Highland volleyball players put the team before themselves

For Highland volleyball, all 16 need to be locked in to be successful. It is the Hawks’ bench that is what separates them from its opponents.

Sammy Miller is a sports journalism student at Arizona State University covering Highland High School athletics. 

Even though only six players are playing on the court at a time, it takes much more than those six to win a match. For Highland volleyball, all 16 need to be locked in to be successful.

It is the Hawks’ bench that is what separates them from its opponents. 

“We believe our bench unit is the best in the state,” Highland head coach Tait Neilson said. “Rewarding and celebrating others is a huge part of our program and a big component for our successes.”

Whether Highland is on the road or playing at home, the Hawks’ side of the court is always the loudest and most spirited. 

This culture is not built overnight, though. It takes months to develop the mentality of putting egos aside and focusing on what is best for the team. 

Neilson and his supporting staff have created acronyms that the team uses day in and day out in order to build the foundation of unity and togetherness. 

One that the team uses is ACES, which stands for attitude, communication, effort, and selflessness. 

“All of the words that make ACES, are all things we're trying to control on the court, and we want to make sure that we always have a good attitude, and communicate effectively especially in game-time decisions,” Neilson said. “We also check in with ourselves to see how our effort is, and how we are able to be selfless as well to make sure we are playing as one.”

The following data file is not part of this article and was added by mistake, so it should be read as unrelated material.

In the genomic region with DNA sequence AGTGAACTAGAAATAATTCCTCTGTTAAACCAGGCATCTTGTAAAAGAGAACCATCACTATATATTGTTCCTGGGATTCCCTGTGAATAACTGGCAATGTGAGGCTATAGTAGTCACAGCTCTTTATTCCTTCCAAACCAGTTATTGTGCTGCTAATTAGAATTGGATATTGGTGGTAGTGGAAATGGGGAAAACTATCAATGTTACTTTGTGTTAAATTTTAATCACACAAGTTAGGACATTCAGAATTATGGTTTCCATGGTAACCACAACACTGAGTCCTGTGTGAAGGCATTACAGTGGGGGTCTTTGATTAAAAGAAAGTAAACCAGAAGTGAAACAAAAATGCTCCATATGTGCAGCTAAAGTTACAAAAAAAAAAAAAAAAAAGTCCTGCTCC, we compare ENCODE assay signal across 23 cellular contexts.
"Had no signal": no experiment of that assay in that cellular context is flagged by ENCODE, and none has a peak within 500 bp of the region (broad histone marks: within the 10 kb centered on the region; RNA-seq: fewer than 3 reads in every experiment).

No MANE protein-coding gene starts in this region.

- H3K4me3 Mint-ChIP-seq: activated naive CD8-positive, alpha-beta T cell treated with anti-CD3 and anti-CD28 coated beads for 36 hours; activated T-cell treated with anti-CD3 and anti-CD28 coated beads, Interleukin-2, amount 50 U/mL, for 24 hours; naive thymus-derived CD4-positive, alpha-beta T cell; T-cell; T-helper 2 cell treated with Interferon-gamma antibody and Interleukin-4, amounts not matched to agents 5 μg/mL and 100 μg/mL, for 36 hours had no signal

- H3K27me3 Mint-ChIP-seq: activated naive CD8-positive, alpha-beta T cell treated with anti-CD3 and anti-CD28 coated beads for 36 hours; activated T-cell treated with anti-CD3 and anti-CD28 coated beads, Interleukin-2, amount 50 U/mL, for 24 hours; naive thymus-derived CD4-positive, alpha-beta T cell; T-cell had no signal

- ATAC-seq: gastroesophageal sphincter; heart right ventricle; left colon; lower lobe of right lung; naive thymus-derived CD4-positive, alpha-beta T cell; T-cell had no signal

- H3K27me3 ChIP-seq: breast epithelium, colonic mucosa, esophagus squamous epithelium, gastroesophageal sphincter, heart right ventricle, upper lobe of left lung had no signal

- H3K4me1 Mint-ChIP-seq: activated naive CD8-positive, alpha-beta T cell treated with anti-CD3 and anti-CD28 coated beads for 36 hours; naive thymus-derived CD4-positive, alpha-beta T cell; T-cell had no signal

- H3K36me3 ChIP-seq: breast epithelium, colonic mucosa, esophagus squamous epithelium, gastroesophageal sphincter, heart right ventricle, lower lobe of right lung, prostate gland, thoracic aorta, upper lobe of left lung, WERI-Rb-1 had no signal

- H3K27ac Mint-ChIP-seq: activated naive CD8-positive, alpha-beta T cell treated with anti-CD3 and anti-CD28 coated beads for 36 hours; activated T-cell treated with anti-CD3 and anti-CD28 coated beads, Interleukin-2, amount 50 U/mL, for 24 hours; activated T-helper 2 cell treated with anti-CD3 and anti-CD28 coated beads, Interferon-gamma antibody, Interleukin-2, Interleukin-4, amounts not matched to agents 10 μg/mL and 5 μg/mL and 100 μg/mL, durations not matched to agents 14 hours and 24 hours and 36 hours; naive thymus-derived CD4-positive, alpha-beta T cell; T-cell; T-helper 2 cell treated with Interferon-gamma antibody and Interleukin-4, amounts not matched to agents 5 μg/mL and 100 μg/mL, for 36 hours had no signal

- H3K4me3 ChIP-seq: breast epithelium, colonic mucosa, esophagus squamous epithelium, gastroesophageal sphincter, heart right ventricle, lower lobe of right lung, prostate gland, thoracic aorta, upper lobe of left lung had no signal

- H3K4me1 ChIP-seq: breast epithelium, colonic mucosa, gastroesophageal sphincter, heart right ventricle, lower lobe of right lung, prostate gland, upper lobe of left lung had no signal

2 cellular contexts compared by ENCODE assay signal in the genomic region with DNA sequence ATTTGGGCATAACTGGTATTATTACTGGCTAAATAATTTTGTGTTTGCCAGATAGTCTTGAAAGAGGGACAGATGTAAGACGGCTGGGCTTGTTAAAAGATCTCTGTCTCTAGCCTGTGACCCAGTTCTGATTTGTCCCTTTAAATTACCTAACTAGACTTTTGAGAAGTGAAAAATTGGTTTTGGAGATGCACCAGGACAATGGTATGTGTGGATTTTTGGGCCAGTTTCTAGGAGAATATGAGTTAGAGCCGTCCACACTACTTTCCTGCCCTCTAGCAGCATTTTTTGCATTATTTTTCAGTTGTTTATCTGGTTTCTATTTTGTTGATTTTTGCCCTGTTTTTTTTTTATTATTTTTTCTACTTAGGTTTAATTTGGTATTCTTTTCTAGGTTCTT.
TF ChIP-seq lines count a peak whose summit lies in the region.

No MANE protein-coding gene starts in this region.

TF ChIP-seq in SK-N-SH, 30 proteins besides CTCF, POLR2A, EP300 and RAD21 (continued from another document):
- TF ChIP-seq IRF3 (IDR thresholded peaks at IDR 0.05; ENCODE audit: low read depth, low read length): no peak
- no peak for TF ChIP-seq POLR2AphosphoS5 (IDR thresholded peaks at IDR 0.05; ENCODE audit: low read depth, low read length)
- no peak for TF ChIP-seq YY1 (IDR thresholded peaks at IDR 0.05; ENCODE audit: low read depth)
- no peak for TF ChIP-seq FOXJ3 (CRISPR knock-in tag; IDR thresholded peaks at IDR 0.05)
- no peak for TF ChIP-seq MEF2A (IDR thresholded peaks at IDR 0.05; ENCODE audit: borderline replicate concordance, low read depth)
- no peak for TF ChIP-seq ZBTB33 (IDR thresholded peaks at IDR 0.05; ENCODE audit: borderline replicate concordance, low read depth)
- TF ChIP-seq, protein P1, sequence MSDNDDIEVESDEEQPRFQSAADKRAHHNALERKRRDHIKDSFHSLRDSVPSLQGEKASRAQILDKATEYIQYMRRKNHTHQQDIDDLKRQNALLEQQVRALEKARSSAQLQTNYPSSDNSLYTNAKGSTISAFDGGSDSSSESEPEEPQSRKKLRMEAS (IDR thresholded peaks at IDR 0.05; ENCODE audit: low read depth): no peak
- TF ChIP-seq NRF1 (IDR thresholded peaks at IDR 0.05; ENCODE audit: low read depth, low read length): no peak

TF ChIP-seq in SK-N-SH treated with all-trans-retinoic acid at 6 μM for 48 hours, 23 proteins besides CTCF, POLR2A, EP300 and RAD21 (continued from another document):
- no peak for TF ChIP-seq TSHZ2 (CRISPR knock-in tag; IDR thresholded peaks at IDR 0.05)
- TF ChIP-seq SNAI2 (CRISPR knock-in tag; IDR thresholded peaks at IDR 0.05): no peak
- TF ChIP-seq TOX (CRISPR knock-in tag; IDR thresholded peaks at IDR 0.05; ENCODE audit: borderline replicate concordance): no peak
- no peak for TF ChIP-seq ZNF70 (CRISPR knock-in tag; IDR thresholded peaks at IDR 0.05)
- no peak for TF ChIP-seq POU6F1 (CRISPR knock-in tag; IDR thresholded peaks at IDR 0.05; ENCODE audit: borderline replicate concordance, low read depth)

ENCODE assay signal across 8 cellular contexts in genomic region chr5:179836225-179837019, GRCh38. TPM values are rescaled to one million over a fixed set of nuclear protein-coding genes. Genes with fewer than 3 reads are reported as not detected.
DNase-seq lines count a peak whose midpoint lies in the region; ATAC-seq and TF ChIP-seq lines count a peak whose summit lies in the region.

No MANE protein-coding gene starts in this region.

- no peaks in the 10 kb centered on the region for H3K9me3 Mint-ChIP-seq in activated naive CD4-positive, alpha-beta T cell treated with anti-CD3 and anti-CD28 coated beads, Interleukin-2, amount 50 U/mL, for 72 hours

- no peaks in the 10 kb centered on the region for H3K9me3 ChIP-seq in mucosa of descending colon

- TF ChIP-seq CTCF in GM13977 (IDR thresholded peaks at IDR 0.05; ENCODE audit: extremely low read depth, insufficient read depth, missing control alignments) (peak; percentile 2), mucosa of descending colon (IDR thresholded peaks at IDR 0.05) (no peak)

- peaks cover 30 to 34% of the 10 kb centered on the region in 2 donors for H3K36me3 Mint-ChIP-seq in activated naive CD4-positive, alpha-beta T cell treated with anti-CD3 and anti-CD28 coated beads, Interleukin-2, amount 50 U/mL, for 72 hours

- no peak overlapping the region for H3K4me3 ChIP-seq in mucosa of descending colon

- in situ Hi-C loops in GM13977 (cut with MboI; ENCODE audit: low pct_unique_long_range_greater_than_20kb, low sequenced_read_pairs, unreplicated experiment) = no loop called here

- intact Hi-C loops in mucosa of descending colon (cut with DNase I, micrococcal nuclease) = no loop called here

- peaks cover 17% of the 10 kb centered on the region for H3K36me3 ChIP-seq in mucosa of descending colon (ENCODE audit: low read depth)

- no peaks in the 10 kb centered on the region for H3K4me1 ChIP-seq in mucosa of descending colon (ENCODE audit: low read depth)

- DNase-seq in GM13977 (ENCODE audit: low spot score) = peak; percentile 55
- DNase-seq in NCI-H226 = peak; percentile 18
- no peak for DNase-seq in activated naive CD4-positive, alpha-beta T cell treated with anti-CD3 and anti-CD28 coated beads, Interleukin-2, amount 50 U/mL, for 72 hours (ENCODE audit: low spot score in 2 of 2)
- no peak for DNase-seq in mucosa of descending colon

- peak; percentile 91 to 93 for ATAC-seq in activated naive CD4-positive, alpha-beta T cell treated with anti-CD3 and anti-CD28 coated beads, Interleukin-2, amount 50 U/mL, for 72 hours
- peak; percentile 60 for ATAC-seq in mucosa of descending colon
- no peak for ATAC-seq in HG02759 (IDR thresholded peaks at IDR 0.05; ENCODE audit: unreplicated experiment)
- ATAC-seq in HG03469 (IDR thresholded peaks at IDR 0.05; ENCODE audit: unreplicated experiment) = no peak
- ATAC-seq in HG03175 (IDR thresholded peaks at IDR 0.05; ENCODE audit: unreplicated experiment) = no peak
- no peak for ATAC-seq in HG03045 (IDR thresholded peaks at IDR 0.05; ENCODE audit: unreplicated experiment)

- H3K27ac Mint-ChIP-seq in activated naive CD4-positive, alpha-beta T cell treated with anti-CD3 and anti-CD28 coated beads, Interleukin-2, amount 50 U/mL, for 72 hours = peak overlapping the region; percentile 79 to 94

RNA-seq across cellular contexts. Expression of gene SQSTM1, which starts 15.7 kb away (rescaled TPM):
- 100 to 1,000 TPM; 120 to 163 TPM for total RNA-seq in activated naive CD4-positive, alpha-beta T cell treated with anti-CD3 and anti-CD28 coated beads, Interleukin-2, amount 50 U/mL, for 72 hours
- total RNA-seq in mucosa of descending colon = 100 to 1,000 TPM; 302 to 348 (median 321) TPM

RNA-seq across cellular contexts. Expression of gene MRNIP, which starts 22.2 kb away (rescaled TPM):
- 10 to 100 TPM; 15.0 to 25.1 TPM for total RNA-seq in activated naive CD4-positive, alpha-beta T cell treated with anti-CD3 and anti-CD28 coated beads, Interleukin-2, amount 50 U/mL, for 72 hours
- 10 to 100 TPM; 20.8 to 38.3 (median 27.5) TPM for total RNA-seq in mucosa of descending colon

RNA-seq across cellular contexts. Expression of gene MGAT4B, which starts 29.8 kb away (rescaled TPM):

As coaches, they can try to implement the right mindset and identity that they want the team to have, but the execution comes down to the players. 

No matter if a player hasn’t seen the court all season, or a starter is getting a breather on the bench, every girl is always cheering on her teammates and keeping the excitement level up. 

“We all have a really good energy, our bench is always so positive and exciting,” senior libero Bentley Hunt said. “The people on the court and off the court just get so happy for everything that happens which really makes a difference.”

That difference has paid dividends for the Hawks in matches against teams like Desert Vista, where they were down two sets, but their bench brought them the much-needed energy and helped them take the next three and eventually the match. 

The players know how important it is to always keep the morale up, no matter how many points or sets that they are down. This also helps the mindset of these players individually because it eliminates the anxiety of having teammates get angry if someone makes a mistake. 

When a family atmosphere is established, the mental side of the game is elevated tremendously.  

“The biggest thing that we pride ourselves on is being there for our whole team no matter what,” sophomore outside hitter Zoe John said. “We always want to be able to keep really good energy on and off the court, and having that support system is so important, and I don't think people understand how much that contributes to success.”

As the Hawks approach the playoffs, its bench becomes even more essential to its success. Highland will be facing some of the toughest competitors in the state and will need all 16 players to be locked in from start to finish.  

Highland’s journey to a championship continues with its first round of playoffs against Boulder Creek on Nov. 2 at home. These two teams come into this game with similar levels and styles of play, so the bench and togetherness could be the deciding factor.  

“We know that we just have to trust the process and understand that we are going to go through a lot of ups and downs, but we just have to stick it out and keep putting in a lot of effort in order to reap the rewards,” Hunt said. 

“With how close this team is, I think the future is really bright.”

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